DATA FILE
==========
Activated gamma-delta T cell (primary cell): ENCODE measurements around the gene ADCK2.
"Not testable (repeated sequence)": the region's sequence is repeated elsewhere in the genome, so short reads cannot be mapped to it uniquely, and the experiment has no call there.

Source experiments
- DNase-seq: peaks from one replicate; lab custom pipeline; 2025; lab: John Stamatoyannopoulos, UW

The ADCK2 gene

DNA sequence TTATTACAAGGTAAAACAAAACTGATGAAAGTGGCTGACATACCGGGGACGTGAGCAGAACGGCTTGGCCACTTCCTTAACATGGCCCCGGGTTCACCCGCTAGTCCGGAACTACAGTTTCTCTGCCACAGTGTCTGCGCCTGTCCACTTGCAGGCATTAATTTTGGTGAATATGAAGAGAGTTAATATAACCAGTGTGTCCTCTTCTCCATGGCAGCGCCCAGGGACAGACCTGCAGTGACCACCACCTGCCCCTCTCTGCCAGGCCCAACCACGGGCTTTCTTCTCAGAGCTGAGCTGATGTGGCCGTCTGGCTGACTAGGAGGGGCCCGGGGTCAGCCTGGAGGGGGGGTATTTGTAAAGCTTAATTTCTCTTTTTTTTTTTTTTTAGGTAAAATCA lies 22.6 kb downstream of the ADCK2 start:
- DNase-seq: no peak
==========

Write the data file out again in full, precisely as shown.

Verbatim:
Activated gamma-delta T cell (primary cell): ENCODE measurements around the gene ADCK2.
"Not testable (repeated sequence)": the region's sequence is repeated elsewhere in the genome, so short reads cannot be mapped to it uniquely, and the experiment has no call there.

Source experiments
- DNase-seq: peaks from one replicate; lab custom pipeline; 2025; lab: John Stamatoyannopoulos, UW

The ADCK2 gene

DNA sequence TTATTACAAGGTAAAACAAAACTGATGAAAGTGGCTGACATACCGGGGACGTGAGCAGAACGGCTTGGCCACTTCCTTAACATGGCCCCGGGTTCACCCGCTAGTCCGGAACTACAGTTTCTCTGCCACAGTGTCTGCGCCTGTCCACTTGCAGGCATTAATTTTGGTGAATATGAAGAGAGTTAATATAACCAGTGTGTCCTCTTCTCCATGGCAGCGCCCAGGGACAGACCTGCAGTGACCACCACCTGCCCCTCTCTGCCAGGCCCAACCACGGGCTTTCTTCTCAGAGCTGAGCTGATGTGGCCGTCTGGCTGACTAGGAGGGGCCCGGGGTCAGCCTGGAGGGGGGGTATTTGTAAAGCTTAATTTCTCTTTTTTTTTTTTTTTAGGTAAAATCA lies 22.6 kb downstream of the ADCK2 start:
- DNase-seq: no peak